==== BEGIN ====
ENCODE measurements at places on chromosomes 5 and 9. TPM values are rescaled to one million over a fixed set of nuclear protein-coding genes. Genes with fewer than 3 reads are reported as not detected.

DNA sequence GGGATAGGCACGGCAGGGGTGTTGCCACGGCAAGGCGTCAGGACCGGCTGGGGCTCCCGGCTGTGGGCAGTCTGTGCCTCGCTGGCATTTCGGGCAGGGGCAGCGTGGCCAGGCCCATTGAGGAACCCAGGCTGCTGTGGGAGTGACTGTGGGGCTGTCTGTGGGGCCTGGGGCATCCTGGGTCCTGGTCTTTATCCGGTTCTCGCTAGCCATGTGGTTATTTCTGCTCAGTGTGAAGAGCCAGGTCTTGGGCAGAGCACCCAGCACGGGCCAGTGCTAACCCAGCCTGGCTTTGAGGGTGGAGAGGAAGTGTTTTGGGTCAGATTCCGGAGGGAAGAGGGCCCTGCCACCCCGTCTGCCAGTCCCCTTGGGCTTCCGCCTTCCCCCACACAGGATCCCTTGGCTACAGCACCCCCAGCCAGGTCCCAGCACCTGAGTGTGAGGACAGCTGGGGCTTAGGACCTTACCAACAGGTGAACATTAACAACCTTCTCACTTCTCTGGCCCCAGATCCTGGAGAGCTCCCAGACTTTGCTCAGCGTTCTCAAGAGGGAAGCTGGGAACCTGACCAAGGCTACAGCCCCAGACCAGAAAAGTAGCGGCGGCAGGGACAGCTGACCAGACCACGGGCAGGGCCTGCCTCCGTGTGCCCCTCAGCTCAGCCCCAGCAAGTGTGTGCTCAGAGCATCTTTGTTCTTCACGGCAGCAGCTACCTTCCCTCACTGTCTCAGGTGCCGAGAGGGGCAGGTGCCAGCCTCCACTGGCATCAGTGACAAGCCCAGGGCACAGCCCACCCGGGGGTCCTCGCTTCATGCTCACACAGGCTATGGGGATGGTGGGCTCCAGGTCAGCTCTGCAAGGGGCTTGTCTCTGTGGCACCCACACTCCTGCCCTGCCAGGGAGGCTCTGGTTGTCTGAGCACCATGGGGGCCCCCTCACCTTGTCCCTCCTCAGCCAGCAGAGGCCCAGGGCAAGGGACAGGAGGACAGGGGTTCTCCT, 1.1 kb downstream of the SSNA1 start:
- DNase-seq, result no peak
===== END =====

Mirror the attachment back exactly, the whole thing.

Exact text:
ENCODE measurements at places on chromosomes 5 and 9. TPM values are rescaled to one million over a fixed set of nuclear protein-coding genes. Genes with fewer than 3 reads are reported as not detected.

DNA sequence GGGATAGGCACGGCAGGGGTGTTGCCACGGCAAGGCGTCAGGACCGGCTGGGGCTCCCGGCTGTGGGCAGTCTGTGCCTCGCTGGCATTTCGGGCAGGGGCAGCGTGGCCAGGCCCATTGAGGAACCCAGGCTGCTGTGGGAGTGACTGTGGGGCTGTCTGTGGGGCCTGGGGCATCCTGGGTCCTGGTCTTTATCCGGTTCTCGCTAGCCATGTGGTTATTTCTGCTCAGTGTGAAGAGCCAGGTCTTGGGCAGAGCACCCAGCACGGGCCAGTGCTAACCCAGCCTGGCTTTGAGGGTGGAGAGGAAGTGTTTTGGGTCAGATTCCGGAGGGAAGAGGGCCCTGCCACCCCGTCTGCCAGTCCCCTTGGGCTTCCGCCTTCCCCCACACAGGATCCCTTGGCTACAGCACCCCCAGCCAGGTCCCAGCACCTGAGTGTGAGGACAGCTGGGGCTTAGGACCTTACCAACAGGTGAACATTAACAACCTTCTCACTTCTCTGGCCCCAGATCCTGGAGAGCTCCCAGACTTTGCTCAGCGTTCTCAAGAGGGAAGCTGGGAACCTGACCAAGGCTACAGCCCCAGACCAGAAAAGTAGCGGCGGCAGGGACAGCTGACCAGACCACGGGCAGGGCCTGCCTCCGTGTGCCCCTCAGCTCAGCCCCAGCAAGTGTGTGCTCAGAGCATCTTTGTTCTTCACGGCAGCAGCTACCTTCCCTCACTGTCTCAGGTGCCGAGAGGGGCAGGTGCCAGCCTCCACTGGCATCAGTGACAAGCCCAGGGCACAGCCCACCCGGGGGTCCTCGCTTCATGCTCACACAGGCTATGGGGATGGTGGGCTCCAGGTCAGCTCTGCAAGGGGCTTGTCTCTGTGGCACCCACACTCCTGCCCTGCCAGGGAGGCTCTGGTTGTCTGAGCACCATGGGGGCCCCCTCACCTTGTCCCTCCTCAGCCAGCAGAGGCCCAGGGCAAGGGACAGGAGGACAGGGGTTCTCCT, 1.1 kb downstream of the SSNA1 start:
- DNase-seq, result no peak